One winter morning, my house was abuzz with excitement. Since I was the youngest in the joint family, I knew that no one would bother to fill me in on what was happening. My age barred me from the truth and I would often be fed fantastical versions of what had actually transpired by my father’s teenage brothers. I went in search of them. They were nowhere to be found, which was strange because they otherwise spent most of their time at home or on the farm. My grandmother and mother were also missing. The only person to keep me company at home was my great-grandmother and she was no fun because she didn’t know anything.
While I sat sulking, contemplating whether I should check out the hen house to see if there were any fresh eggs or gather my army of farm children for mission decode, my grandfather appeared.
My grandfather’s only obsessions for as long as I can remember have been his farm, his guns and flashlights (he has one in every shape, colour and size). And somehow, he has managed to combine all three interests: he wakes up in the dead of the night, goes to the roof and conducts regular checks on the farm with his gun in hand. He was a kind and brave man, and was the only person who would reveal things to me in all their ugliness. So it was no surprise when he walked up to me and asked if I would like to see a terrorist. I was ecstatic and told him that I would love to. I was seven years old then.
This was in December 1993, by which time terrorism had invaded our lives. There was no escaping it. It was in the newspapers, on the television, in the movie Roja—which had me so scared that I vowed never to go to Kashmir—and, worst of all, in our homes. Ours was a family of farmers in a village in the eastern part of Uttar Pradesh bordering Nepal. Surrounded by jungles, our only link to civilisation was the tiny town of Palia Kalan. And our only hope in those uneasy years was our conviction that we were stronger than terrorists and would not bend to them.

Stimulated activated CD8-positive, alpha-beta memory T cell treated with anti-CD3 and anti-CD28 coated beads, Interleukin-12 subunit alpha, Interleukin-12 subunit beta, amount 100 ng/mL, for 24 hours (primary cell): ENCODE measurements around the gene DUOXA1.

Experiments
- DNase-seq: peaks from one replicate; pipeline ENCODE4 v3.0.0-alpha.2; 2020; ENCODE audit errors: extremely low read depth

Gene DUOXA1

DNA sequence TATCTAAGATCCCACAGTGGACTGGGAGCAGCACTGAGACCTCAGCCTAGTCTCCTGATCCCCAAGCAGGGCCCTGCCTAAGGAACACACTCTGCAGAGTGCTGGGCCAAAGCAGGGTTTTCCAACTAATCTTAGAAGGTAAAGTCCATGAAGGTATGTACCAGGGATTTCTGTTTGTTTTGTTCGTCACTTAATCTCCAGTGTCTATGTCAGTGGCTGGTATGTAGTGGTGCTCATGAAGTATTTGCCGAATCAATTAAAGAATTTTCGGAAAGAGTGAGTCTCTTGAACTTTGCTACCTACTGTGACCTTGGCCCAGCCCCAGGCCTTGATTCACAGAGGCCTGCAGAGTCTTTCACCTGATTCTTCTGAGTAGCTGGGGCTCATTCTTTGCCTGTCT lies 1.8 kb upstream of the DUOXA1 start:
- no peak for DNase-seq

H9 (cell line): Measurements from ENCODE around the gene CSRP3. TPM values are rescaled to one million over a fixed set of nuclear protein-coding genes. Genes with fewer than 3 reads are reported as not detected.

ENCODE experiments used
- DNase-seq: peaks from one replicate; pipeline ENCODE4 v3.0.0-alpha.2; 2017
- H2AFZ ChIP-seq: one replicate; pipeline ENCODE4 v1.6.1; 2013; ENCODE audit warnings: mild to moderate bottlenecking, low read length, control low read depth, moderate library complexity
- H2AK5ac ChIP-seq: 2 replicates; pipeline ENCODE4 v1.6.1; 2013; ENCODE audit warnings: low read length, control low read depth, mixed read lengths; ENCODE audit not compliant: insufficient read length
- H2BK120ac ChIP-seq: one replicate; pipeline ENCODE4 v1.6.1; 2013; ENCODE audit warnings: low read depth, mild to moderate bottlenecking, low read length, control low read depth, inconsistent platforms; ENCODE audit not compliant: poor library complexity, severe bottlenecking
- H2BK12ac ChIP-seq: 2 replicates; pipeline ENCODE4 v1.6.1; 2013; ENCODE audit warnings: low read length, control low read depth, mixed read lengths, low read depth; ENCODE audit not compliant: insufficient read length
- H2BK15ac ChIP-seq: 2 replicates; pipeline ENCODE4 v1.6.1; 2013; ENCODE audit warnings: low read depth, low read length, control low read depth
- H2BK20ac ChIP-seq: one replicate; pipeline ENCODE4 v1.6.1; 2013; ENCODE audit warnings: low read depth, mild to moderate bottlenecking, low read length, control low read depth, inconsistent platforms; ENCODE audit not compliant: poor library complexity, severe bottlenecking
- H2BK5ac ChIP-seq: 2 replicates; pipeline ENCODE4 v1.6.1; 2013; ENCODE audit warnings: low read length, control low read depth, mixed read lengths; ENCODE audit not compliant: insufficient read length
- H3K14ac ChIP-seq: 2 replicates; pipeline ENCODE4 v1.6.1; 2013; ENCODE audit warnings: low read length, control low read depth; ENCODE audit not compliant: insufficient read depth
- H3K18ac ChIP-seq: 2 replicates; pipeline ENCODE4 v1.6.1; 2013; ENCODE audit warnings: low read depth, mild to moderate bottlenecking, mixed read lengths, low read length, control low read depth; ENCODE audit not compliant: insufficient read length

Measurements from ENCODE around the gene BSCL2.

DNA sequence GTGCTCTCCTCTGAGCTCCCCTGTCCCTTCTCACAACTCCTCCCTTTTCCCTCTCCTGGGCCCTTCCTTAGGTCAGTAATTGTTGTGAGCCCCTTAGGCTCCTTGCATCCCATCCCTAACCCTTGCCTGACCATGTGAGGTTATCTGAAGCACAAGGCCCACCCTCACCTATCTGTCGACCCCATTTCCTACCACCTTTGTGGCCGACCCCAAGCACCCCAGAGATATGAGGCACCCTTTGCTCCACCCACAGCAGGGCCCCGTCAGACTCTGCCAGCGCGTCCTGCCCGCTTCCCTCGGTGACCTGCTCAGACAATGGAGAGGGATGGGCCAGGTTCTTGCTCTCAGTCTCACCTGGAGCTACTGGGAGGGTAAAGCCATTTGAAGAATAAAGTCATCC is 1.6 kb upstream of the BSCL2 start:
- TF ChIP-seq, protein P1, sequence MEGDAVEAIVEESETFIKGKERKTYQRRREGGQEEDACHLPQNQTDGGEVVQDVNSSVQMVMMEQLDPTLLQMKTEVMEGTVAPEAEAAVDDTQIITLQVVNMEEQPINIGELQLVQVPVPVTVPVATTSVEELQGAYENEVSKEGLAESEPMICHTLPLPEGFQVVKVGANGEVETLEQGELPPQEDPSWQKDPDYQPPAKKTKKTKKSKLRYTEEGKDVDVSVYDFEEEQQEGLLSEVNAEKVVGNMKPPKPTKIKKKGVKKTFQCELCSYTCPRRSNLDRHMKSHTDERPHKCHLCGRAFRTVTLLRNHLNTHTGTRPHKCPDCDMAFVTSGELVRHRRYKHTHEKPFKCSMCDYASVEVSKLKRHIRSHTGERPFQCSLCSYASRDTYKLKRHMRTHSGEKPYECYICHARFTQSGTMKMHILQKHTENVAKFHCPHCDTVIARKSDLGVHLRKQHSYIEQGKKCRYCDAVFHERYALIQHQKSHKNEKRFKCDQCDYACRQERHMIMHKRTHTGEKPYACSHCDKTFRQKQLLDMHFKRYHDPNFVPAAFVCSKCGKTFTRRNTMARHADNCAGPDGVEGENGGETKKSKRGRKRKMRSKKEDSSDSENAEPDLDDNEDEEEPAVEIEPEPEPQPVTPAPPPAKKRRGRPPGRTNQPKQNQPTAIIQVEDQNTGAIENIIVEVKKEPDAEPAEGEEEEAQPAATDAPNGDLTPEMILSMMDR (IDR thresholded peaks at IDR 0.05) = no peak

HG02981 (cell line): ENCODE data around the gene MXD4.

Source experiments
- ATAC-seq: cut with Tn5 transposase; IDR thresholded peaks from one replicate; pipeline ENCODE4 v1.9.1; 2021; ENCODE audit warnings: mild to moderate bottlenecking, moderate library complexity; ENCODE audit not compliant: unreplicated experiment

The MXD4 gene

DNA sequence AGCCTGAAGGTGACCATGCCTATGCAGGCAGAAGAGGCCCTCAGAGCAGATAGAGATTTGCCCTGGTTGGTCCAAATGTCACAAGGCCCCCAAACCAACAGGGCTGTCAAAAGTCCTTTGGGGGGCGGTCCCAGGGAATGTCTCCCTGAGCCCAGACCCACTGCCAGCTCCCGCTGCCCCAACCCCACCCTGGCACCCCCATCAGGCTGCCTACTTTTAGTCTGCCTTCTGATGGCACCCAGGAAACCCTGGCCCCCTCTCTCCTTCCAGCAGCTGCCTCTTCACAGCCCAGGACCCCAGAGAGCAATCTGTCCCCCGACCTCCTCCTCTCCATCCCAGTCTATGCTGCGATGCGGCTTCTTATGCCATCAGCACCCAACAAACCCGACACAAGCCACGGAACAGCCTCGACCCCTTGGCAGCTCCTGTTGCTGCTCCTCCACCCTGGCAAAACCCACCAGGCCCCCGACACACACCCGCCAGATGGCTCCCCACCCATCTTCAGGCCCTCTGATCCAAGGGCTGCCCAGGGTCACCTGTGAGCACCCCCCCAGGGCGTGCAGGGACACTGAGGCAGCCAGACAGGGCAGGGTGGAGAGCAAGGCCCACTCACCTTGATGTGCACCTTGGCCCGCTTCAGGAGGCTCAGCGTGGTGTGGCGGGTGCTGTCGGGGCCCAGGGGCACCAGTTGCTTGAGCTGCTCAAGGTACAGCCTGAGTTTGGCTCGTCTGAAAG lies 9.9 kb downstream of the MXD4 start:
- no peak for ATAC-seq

The terrorists, though, were no strangers; they were fellow brothers, friends of friends, people we knew of. The last of the ‘Khalistanis’ who were too poor to flee the country and had instead come to the Terai for refuge in the homes of people they hoped were like them, those who might sympathise with their separationist ideology and help them secure homes in these areas or give them a place to hide; people eager to be revolutionaries, youngsters looking to add meaning to what seemed like a pointless life.
The people of Palia, though, fought them hard with a little help from the law. Sleeping with guns under pillows became a regular phenomenon. There were shootouts on farms between farmers and infiltrators. There was constant fear of their turning up, and the occasional violence.
To a child’s mind, this was all quite incomprehensible and exciting, a great big adventure. Until a few days before this particular incident, I did not fully understand the phenomenon and I didn’t particularly fear it. Then something happened that evoked such deep-set insecurities in me that I still struggle with them. News came to us one morning that a family friend and his wife had been burnt alive in front of their barely teenage children.
The terrorists, who had come in search of food, first ate in their home and then set it on fire, leaving the two children as witnesses to the horrific death of their parents. This was done to incite fear and to tell the world what would happen to those who did not—or merely appeared to—cooperate. For a long time after that and sometimes even today, I dream of my family being massacred and me being the sole survivor.